Neurophysin I is an analytically robust surrogate biomarker for oxytocin
AuthorMacLean, Evan L.
Gnanadesikan, Gitanjali E.
King, Katherine M.
Allen, Alicia M.
Linde-Krieger, Linnea B.
White-Traut, Rosemary C.
Hammock, Elizabeth A.D.
Carter, C. Sue
Tecot, Stacey R.
Bell, Aleeca F.
AffiliationCollege of Veterinary Medicine, University of Arizona
Department of Psychology, University of Arizona
School of Anthropology, University of Arizona
Department of Family and Community Medicine, University of Arizona
Laboratory for the Evolutionary Endocrinology of Primates, University of Arizona
College of Nursing, University of Arizona
Psychiatry and Mental health
Endocrine and Autonomic Systems
Endocrinology, Diabetes and Metabolism
MetadataShow full item record
CitationMacLean, E. L., Carranza, E., Gnanadesikan, G. E., King, K. M., Allen, A. M., Linde-Krieger, L. B., ... & Bell, A. F. (2023). Neurophysin I is an Analytically Robust Surrogate Biomarker for Oxytocin. Psychoneuroendocrinology, 106951.
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AbstractOxytocin is a pleiotropic neuropeptide that plays roles in biological processes ranging from birth, lactation, and social bonding to immune function, cardiovascular repair, and regulation of appetite. Although measurements of endogenous oxytocin concentrations have been performed for more than 50 years, the ability to measure oxytocin accurately poses notable challenges. One potential solution for overcoming these challenges involves measurement of oxytocin's carrier molecule – neurophysin I (NP-1) – as a surrogate biomarker. NP-1 is secreted in equimolar concentrations with oxytocin but has a longer half-life, circulates in higher concentrations, and can be measured using a sandwich immunoassay. We report experiments that 1) analytically validate a commercially available NP-1 sandwich immunoassay for use with human plasma and urine samples, 2) confirm the specificity of this assay, based on detection of NP-1 in plasma from wild-type but not oxytocin knockout mice, 3) demonstrate that NP-1 concentrations are markedly elevated in late pregnancy, consistent with studies showing substantial increases in plasma oxytocin throughout gestation, and 4) establish strong correlation between NP-1 and plasma oxytocin concentrations when oxytocin is measured in extracted (but not non-extracted) plasma. The NP-1 assay used in this study has strong analytical properties, does not require time-intensive extraction protocols, and the assay itself can be completed in < 2 h (compared to 16–24 h for a competitive oxytocin immunoassay). Our findings suggest that much like copeptin has become a useful surrogate biomarker in studies of vasopressin, measurements of NP-1 have similar potential to advance oxytocin research.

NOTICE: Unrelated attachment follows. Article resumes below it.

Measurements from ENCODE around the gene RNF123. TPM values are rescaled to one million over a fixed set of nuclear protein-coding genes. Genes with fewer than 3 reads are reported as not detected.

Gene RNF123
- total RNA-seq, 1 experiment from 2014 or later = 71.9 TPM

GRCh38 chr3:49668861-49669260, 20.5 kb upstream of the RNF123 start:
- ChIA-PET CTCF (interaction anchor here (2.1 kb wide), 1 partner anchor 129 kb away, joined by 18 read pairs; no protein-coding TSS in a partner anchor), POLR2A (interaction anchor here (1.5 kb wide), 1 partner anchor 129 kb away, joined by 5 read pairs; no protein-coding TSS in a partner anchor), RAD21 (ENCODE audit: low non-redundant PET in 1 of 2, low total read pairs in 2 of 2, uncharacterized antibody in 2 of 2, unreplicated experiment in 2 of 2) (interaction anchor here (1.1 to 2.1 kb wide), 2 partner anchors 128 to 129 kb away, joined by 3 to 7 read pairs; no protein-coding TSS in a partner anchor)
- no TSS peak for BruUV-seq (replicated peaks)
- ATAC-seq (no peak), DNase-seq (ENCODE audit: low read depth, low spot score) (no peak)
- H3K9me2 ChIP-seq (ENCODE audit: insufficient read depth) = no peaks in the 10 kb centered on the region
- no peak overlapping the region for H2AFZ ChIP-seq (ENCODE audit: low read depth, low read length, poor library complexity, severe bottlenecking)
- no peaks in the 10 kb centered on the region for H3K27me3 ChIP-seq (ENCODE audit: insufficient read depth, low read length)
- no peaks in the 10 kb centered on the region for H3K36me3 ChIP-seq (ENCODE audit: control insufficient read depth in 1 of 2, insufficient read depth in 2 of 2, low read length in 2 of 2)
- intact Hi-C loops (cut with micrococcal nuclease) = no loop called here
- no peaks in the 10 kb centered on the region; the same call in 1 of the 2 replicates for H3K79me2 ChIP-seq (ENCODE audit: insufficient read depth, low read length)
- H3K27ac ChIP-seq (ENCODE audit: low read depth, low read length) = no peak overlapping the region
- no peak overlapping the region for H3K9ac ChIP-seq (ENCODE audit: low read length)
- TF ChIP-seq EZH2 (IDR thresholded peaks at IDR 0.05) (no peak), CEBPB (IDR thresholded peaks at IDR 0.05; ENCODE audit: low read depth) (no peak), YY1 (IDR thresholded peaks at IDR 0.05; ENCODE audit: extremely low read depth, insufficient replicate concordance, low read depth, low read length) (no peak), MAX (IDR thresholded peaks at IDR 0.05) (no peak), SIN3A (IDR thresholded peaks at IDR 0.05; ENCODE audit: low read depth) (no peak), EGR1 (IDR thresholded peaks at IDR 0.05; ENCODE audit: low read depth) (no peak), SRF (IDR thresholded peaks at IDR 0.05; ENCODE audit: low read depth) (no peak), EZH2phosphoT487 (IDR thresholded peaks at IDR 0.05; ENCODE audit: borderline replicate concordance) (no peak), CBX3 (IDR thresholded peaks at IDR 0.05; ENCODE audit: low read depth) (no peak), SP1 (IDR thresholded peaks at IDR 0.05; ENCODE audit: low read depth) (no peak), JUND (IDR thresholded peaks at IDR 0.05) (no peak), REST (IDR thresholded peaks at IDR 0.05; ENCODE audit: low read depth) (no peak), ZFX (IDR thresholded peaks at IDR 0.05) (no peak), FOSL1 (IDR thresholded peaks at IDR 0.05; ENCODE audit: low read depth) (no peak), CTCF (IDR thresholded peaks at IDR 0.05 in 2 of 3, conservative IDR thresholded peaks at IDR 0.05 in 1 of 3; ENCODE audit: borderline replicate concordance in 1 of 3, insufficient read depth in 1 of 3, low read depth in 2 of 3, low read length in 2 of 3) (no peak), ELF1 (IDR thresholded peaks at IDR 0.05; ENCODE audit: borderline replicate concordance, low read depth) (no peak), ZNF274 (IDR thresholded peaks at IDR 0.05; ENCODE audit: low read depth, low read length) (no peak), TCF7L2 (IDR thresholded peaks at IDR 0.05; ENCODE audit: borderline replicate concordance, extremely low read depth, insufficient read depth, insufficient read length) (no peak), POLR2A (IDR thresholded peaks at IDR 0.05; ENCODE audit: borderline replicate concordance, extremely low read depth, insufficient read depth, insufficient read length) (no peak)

Note12 month embargo; first published 30 December 2023
VersionFinal accepted manuscript
SponsorsNational Institute of Nursing Research